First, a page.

Kids say the funniest things.
This is especially true when the subject is wildlife and the kids are from the inner city where the only connection to nature is through a television set.
A while back, my wife Lisa and I taught kids how to identify animal tracks at the Texas Wildlife Expo in Austin.
Hundreds of kids came through our booth that day and took a shot at guessing what the six plaster cast animal tracks we had were. The casts were red wolf, cougar, raccoon, bobcat, alligator and an otter.
The first kid of the morning pointed at the bobcat track and said it was a bear. I explained to him that a bear’s track, even a baby one, is much larger and shows claws.
“Maybe it had its claws clipped.”
Probably 200 kids correctly identified the raccoon track. Some of them had seen them crossing the road, in the garbage can or at a zoo. One kid said he had a raccoon in his front yard.
When I asked if it was his pet he said, “No, my dog ate it this morning.”
His mom blushed and took him on to another booth.
Kids directed the most interesting comments at the alligator track, which is about 10 inches long. Many kids guessed that it was a bear track. That is understandable considering it is long and has claws.
I nearly had to bite a hole in my lip to stop from laughing when a little girl said it was a chicken track. To make matters worse, her mom walked up and said the same thing before I could correct her.
I quickly explained it was an alligator track and said if I ran into a chicken that big I would have to call in the military for back up.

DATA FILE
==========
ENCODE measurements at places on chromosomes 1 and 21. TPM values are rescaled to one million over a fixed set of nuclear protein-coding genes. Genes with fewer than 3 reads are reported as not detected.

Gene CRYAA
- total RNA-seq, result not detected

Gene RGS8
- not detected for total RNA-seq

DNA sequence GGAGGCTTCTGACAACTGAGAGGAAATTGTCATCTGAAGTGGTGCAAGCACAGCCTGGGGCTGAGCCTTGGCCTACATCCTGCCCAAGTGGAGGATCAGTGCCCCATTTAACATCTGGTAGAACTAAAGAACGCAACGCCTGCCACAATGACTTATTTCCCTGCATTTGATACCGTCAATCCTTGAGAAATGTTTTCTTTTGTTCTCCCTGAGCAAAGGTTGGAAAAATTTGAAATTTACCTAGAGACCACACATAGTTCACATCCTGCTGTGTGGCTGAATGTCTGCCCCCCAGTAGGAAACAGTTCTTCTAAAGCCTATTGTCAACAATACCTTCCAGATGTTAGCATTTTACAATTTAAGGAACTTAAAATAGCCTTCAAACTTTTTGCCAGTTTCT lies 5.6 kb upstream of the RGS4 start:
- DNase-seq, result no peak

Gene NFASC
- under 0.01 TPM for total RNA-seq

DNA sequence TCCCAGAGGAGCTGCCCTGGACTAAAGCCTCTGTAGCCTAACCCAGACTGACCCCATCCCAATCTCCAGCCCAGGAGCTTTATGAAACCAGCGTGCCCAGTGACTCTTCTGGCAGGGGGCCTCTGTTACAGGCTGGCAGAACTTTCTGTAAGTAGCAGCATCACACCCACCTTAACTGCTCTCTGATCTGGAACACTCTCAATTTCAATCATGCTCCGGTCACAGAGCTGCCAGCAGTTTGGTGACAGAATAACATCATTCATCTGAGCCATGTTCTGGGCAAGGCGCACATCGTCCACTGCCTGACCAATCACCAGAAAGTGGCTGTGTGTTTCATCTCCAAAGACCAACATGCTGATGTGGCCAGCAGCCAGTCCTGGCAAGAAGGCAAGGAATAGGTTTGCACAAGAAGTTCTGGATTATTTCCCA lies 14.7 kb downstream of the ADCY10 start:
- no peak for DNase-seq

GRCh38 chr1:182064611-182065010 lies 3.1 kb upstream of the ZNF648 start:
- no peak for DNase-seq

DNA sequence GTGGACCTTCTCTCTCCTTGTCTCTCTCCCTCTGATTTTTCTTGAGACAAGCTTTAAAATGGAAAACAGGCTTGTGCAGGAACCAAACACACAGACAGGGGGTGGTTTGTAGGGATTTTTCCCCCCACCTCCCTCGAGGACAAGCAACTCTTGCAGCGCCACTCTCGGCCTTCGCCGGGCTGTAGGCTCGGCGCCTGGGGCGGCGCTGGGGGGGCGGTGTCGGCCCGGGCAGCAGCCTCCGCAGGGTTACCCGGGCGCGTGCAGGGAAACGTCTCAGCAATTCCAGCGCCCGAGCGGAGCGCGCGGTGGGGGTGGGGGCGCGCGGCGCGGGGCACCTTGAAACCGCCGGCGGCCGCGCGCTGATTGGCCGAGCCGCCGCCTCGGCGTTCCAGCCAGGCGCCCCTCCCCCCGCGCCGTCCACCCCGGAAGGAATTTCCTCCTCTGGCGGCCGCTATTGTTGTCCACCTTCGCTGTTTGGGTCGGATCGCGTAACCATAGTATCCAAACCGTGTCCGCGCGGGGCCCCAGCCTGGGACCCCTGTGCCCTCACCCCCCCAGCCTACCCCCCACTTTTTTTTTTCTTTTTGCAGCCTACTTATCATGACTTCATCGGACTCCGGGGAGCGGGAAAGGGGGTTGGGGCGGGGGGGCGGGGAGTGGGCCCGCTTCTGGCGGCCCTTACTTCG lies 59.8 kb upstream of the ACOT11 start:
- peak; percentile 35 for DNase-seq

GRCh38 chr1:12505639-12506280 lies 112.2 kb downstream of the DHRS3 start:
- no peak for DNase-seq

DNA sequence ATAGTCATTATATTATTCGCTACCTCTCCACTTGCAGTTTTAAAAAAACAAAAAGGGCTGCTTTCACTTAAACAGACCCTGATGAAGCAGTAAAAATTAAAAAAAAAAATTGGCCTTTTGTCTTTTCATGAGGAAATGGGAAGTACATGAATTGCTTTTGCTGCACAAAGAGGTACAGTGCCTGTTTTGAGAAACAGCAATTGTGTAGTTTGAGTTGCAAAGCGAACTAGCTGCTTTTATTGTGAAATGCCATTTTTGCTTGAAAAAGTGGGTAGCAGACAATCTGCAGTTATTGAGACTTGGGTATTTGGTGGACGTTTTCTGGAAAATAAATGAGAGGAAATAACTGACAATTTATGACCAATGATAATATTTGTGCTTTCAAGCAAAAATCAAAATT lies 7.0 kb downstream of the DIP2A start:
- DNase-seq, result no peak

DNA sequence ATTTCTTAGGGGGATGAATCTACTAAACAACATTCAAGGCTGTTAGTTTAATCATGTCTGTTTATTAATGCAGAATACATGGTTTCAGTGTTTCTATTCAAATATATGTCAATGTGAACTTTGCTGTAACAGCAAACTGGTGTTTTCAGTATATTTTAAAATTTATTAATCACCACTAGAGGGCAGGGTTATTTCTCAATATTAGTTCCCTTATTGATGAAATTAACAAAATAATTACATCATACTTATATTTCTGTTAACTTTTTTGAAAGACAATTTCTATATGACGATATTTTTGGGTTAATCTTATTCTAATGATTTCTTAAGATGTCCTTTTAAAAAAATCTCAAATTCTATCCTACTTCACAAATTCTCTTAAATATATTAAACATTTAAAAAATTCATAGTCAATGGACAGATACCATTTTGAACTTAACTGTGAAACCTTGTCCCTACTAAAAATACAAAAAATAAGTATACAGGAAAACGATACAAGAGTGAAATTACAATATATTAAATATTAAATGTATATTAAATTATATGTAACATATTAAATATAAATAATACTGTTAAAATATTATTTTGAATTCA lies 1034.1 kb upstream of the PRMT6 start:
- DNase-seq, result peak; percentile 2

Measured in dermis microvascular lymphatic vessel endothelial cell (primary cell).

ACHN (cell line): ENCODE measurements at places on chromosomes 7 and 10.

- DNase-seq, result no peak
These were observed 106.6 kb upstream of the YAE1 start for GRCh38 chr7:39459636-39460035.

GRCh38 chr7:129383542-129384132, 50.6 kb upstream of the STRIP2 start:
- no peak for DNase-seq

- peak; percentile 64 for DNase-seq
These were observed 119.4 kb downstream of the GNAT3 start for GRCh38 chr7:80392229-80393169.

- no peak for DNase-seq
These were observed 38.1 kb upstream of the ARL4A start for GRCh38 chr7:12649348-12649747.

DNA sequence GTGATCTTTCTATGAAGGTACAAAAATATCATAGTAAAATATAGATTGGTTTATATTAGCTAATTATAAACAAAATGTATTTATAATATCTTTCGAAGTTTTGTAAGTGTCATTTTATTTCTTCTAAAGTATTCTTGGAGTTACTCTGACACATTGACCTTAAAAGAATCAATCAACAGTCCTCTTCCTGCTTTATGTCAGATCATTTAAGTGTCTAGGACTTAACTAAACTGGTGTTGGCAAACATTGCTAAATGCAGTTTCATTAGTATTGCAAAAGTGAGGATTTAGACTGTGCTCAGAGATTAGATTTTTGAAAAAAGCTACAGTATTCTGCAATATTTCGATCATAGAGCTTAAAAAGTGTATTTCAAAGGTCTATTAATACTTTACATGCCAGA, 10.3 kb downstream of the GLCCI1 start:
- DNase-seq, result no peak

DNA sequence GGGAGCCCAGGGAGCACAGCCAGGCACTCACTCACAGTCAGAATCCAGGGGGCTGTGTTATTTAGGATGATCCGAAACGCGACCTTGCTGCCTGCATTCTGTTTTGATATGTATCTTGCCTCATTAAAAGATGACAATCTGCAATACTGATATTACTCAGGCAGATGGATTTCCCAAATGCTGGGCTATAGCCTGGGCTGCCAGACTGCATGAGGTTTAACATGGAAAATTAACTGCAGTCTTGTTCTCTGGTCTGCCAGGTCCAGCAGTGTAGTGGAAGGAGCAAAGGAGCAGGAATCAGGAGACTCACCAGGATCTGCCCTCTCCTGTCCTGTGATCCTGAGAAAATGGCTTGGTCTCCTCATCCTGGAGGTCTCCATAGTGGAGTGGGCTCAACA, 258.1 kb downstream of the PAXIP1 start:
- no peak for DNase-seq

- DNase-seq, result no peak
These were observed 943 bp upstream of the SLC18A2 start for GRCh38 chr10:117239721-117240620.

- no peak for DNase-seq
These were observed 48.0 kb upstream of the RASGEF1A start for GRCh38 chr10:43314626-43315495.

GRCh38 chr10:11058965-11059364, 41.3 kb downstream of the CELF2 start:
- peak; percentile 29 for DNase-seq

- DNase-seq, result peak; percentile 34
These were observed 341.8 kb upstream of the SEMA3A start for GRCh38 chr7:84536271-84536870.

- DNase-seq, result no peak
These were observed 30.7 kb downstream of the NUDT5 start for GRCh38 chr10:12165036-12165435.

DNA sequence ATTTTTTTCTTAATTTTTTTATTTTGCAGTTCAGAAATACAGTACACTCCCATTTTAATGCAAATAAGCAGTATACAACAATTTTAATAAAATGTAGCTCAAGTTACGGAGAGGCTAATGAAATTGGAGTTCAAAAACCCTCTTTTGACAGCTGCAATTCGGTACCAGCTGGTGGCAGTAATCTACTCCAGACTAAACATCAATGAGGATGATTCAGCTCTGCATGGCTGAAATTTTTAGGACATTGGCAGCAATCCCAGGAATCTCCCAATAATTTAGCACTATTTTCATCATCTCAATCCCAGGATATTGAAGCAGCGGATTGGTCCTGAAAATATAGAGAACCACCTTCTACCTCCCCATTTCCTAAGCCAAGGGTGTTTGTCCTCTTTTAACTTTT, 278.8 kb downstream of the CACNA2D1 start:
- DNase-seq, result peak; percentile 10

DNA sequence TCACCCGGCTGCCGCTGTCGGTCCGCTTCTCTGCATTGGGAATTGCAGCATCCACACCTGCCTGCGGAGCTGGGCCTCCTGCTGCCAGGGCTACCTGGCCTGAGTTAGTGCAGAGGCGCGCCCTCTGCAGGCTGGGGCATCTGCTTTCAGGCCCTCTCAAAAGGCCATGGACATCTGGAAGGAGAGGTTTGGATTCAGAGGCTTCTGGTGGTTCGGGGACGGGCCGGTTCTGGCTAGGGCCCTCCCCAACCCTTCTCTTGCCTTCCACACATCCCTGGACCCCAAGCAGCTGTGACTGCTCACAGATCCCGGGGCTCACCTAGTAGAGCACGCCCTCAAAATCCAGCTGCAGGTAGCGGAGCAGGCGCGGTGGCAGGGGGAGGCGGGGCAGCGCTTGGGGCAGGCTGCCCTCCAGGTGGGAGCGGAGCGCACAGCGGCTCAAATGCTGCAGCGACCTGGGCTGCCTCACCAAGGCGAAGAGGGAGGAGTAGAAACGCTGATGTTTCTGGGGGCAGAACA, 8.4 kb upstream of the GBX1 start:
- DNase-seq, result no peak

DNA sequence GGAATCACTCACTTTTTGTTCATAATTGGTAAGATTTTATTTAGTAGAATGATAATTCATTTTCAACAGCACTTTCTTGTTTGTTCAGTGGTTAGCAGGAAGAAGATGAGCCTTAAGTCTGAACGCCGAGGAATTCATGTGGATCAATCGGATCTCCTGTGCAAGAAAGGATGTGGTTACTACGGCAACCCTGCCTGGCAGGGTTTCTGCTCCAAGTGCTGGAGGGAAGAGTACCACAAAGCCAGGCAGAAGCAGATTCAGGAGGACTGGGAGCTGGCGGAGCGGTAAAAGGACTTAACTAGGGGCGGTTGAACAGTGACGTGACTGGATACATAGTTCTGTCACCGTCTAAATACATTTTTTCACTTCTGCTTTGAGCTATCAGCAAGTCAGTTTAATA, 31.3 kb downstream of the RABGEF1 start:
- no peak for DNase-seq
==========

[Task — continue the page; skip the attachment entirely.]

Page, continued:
Before the day was over, I had three more kids guess that a chickenmade that track. One guessed it was an owl; two said duck and one said an elephant made it.
It was heartwarming to see the children’s reaction to the animal tracks. It was as if we opened an entirely new world to them and they loved every minute of it.
Lisa and I left knowing that we had sparked some children’s interest in wildlife.
Besides showing the kids how to identify tracks, we also gave a track casting demonstration and sent the parents and kids home with sheets that gave instructions on plaster casting.
That is a hobby even poor kids in the city can take part in. It may not be hunting or fishing, but any interest in wildlife is better than an interest in drugs or alcohol, for example.
Throughout my career, I have tried to reach children at every opportunity and I have made myself a promise I will do even more in the future.
If everyone who loves the outdoors would sacrifice a little time to help mentor some kids on behalf of the great outdoors, there is no telling what kind of impact we could make.
Look at it this way; if we don’t get their attention, there are plenty of drug dealers that would love the opportunity.
The kids deserve better than that.